Spending more doesn’t guarantee getting more out of public education.
But without minimal funding, maximum results are nearly impossible.
Since the Great Recession, Idaho, like many other states, has failed to make K-12 ends meet. Consider the most current school funding research from the Center on Budget and Policy Priorities:
• At least 31 states provided less state funding per student in the 2014 school year than in the 2008 school year. In at least 15 states, the cuts exceeded 10 percent.
• Idaho’s inflation-adjusted cuts amount to a drop of 16.9 percent in that span. Only Arizona (-23.3 percent) and Alabama (-21.4 percent) are worse.
While Idaho is finally making progress, thanks to the Legislature adopting key recommendations from the Governor’s Task Force on Education, our public schools still face an uphill battle. Just before the Great Recession, Idaho cut education funding dramatically and shifted much of its constitutionally mandated financial responsibility directly onto local taxpayers. Over that time, Idaho voters have voluntarily assessed themselves more than $1 billion in supplemental property tax levies to fill the funding void.
Today, if patrons in a district want reasonably sized classrooms, they have to pay for more teachers and more classrooms themselves. If they need a new school, they have to pay for it themselves. In fact, if people want anything more than the bare minimum in public education, they have to pay for it themselves.
That’s the reality the school boards, administrations, staffs and faculties of Coeur d’Alene, Post Falls, Lakeland, Kootenai and Plummer-Worley districts are facing today. The state provides funding that essentially keeps the lights on, the doors open, school buses running and minimum academic standards within reach. Despite that, excellence occurs; in some places it abounds. Oddly enough, districts with the strongest support of their patrons tend to outscore, outshine and outachieve their less-supported peers.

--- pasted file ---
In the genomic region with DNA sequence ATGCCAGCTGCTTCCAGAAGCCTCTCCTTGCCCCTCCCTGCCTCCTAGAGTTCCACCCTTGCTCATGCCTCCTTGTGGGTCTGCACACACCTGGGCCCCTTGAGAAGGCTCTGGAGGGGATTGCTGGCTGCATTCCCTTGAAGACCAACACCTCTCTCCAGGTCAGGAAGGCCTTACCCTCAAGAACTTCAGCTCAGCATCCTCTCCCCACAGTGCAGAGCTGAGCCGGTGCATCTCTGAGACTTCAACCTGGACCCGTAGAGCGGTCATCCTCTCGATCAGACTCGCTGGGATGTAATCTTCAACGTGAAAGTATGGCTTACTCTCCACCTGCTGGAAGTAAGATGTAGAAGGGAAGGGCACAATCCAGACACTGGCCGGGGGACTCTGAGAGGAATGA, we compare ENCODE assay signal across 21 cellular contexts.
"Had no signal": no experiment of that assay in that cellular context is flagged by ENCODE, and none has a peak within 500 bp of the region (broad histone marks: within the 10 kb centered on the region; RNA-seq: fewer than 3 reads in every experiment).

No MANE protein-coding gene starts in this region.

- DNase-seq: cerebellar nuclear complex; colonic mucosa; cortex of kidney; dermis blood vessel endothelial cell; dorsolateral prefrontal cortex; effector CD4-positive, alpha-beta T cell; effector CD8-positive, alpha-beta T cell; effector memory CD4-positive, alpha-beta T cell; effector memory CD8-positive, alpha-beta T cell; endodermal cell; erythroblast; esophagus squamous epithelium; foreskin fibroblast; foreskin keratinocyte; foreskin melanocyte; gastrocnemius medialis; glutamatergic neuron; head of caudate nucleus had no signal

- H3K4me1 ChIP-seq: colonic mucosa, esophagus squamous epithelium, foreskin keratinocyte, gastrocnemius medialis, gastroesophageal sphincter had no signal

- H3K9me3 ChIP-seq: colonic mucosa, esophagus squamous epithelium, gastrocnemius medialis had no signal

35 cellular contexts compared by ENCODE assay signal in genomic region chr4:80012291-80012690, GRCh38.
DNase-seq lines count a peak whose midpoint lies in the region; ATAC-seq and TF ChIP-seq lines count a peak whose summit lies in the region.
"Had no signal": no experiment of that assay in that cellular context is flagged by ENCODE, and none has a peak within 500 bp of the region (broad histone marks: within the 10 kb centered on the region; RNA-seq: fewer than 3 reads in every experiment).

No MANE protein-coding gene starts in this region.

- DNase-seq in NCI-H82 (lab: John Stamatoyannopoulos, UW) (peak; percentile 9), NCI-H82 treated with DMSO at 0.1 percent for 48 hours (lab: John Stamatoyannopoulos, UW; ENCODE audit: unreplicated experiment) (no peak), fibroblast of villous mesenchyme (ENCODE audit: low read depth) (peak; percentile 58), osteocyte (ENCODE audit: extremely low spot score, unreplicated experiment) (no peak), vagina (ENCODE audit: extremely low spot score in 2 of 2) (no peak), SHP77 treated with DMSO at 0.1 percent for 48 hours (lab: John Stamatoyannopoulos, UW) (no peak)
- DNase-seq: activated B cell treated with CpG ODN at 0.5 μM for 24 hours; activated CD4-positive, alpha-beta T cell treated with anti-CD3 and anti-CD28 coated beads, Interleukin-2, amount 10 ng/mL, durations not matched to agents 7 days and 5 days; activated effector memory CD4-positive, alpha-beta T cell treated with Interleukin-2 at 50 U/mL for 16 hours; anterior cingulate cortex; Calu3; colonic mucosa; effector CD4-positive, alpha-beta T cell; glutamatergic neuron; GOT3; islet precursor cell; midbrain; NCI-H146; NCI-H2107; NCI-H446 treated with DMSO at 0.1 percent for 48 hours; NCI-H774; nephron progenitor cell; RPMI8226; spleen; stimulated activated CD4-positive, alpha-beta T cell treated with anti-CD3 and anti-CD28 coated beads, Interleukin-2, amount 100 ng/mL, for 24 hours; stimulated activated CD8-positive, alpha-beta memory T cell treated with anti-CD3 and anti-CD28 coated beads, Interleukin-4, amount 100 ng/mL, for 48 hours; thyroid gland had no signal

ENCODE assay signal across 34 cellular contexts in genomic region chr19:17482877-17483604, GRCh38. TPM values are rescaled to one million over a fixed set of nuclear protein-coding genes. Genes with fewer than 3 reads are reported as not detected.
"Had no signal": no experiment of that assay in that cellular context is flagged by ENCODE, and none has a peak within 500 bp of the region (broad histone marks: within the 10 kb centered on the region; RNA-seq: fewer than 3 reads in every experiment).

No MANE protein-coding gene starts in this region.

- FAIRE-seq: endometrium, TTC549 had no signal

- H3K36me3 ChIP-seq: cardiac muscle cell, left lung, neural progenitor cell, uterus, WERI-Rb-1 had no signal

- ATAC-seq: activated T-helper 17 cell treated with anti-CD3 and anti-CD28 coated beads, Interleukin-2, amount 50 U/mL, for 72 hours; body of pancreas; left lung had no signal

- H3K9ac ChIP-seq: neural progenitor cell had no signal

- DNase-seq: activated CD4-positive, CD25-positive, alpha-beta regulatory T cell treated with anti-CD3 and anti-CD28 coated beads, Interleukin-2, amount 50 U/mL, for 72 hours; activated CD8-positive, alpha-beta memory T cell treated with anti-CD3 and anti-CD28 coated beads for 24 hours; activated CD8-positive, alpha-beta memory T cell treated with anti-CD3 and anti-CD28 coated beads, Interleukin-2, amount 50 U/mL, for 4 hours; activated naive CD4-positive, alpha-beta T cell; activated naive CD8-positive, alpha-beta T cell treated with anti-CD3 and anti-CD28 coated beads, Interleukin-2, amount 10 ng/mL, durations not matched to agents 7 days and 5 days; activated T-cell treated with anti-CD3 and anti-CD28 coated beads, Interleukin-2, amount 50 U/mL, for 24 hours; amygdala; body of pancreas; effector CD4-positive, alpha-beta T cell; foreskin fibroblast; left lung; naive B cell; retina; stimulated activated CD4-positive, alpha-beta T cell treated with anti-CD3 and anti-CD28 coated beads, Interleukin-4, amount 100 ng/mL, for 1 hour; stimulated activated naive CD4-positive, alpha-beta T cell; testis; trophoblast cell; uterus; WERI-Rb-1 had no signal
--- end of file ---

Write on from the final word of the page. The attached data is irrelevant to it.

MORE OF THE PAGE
At stake on March 14 are essential local funding requests from Kootenai County’s school districts. They would have been justified in asking voters for more; in some cases, much more. But each showed restraint and respect for taxpayers by prioritizing prudently. The requests are all geared toward improving the teaching and learning environment in our schools. Coeur d’Alene is also seeking support for a bond issue that’s necessary to meet the demands of growth the nearly 11,000-student district has seen in recent years; growth that’s projected to continue.
In addition to the news stories and opinion pieces published in this newspaper over the past few months, here are sources to learn details about the districts’ requests:
Coeur d’Alene: http://www.cdaschools.org/
Post Falls: http://www.pfsd.com/
The editorial board of this newspaper believes your children, your grandchildren and your neighbors’ children deserve the best education we — together — can provide. That’s why we strongly encourage your “yes” vote on March 14.